Quality Lives in the Eye of the Beholder

Regardless of how good you believe your offerings or project solutions are, your clients and customers will be responding to “quality in perception” even more than “quality in fact.” Quality in perception refers to things like courtesies, special considerations, a caring and personalized attitude, and a host of other subtleties that can lead us to believe that we are receiving something above and beyond what we’re paying for.

Those things speak just as loudly, if not more loudly, to our customers and clients than the actual quality in fact we provide through our products, services, and project solutions. Effective quality in perception can help compensate for any gaps in quality in fact that could otherwise irritate or inconvenience consumers. Through examples, this article explains how to recognize deficiencies in quality in perception, and what to do about them.

Example 1 – Driving Your Customers Away

Imagine a car repair service that repeatedly fails to diagnose a problem with a car and cannot fix it correctly after numerous attempts. The car is in the shop off and on for days; the customer, who is a single mom, misses time from work from having to shuttle the car back and forth. The car repair shop has no loaner vehicle, and it does not offer a pickup or drop-off service. The car owner cannot afford a rental car, nor does she have insurance coverage for this need.

In addition to not getting her car fixed, the customer is having her pay docked for missed time at work, plus she’s been given a reprimand. To top it off, she cannot respond to an emergency call from her child’s school when her child is injured on the playground and has to be taken to the hospital. This example shows how one set of poor quality-in-fact circumstances can compound, as the ripple effects expand outward. Yet even with poor quality in fact (the inability to fix the car), the repair shop might have been able to salvage the customer relationship if it had increased its quality in perception, such as by offering sympathy along with a loaner vehicle.

Example 2 – Often, It’s Not about Cost

Some time ago, I was a volunteer mediator in the Small Claims Court system. Over a period of months, I was fascinated with the proportion of cases involving alleged wrongdoing or incompetence. People were suing businesses such as termite services and auto body painters, and even former best friends and health care providers over a variety of grievances. The suits often sought fairly small amounts of compensation, which meant that the financial aspects were not the primary concern.

What repeatedly emerged in the mediation sessions was that each plaintiff felt that the vendor, service provider, health care provider, or ex-friend had not listened to his or her concerns. The plaintiffs frequently believed that their complaints about shortcomings in services, products, or communications had been dismissed. Had the defendants in these cases earlier offered something as simple as an apology — and had they made a sincere effort to communicate while taking timely remedial action — I believe the resulting quality in perception could have prevented many of these lawsuits, even if the quality in fact still left something to be desired.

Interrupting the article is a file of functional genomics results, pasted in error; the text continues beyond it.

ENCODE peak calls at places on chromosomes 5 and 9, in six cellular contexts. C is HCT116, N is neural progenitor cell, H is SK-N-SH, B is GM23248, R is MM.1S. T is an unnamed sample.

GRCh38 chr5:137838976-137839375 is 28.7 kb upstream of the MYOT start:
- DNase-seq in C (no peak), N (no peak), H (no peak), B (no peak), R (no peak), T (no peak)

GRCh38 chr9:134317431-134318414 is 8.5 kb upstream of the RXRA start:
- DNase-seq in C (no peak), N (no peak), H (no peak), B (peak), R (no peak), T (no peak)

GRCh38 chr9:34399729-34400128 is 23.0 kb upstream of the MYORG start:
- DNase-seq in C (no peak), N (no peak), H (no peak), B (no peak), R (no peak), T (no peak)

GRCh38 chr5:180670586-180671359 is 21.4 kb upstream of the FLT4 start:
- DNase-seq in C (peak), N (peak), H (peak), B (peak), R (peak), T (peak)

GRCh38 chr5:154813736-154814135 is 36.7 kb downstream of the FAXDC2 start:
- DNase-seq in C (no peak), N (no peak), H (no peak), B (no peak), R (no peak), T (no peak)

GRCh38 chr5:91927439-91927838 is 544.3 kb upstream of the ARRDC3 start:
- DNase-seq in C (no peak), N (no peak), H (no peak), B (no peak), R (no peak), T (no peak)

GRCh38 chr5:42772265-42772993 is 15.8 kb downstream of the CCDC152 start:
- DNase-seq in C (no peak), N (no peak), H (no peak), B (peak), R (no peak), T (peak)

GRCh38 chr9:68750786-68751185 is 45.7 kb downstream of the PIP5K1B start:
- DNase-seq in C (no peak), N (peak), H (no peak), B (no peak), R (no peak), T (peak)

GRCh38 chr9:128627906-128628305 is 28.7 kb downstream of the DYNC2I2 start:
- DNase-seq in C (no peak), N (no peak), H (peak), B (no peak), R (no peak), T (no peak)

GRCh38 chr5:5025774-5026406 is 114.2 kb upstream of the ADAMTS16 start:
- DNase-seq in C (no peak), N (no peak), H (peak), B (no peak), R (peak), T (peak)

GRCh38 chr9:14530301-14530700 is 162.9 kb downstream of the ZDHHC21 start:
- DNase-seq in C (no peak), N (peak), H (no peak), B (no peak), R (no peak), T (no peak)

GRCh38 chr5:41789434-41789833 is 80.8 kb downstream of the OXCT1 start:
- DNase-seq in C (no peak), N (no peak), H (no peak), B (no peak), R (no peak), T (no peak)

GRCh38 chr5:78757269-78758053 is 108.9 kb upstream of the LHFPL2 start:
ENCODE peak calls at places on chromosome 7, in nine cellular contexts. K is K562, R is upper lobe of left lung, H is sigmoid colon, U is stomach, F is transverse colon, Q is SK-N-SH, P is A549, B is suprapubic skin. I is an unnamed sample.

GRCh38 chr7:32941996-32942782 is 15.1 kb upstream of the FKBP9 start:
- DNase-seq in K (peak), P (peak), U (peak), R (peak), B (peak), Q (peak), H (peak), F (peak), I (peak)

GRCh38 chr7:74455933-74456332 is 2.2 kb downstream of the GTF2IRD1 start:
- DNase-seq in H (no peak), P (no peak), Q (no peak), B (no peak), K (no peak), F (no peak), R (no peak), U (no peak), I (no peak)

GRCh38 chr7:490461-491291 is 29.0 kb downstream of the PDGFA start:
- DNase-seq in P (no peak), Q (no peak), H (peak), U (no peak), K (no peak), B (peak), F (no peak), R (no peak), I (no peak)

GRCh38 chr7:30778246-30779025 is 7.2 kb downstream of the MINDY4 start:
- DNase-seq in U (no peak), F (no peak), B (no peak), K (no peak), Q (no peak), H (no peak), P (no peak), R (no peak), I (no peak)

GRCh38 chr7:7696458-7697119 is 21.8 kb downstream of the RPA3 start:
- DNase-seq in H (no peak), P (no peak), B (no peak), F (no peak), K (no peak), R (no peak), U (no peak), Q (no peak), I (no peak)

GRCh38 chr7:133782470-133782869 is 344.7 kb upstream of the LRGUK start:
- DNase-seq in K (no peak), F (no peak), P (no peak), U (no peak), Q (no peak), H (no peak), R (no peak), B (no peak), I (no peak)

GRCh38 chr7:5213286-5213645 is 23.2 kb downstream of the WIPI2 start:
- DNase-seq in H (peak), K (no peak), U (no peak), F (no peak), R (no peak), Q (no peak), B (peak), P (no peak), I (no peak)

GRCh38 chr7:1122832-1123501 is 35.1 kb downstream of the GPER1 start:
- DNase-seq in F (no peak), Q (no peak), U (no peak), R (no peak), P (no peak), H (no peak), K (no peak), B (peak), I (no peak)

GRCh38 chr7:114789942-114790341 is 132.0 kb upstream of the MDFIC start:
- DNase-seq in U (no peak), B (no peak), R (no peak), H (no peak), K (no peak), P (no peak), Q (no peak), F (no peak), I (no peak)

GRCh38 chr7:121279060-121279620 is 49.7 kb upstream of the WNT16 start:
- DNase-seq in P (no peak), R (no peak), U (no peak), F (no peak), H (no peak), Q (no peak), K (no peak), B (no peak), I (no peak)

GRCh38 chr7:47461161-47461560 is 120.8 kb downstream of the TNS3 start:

Example 3 – Honest Communication Matters

A group of consultants took on a major project (a Web site to collect and process data) that their clients truly believed would be easy. The group had not tackled anything like it before, but they, too, thought it would be possible to complete the project quickly. After all, it looked simple. How complicated could a Web site be?

Little did they realize it would be many times more complex than the client’s basic home page. The project finally turned out to be nearly impossible for the consulting group to complete. The consultants finally got the system to work after many delays and dozens of mishaps. The clients, however, were very unhappy, even though the consultants ultimately fulfilled the project requirements (quality in fact).

Whose fault was it? The clients didn’t understand what they were asking for. To top it off, they insisted on a short schedule that reflected their simplistic view of the effort. The consulting group, on the other hand, was not forthright about its own limitations. The partners scurried to find people who claimed to be able to do the work. They kept quiet about their own difficulties and did not reveal their growing problems. The group’s ongoing failure to communicate greatly reduced the clients’ confidence, and drastically shortchanged their quality in perception.

In conclusion, quality in perception can profoundly affect your customers’ and clients’ experiences with your products, services, and project solutions. To make sure you’re not overlooking opportunities to create quality in perception, consider:

1) Special courtesies that can set your offerings apart from your competitors’
2) Your ability to listen to and handle complaints quickly and diplomatically
3) Your willingness to be honest with clients about problems and shortcomings

Remember that quality in perception is not a substitute for quality in fact. But it can go a long way toward minimizing customer and client dissatisfaction, as well as powerfully reinforcing stellar quality when you ultimately deliver it.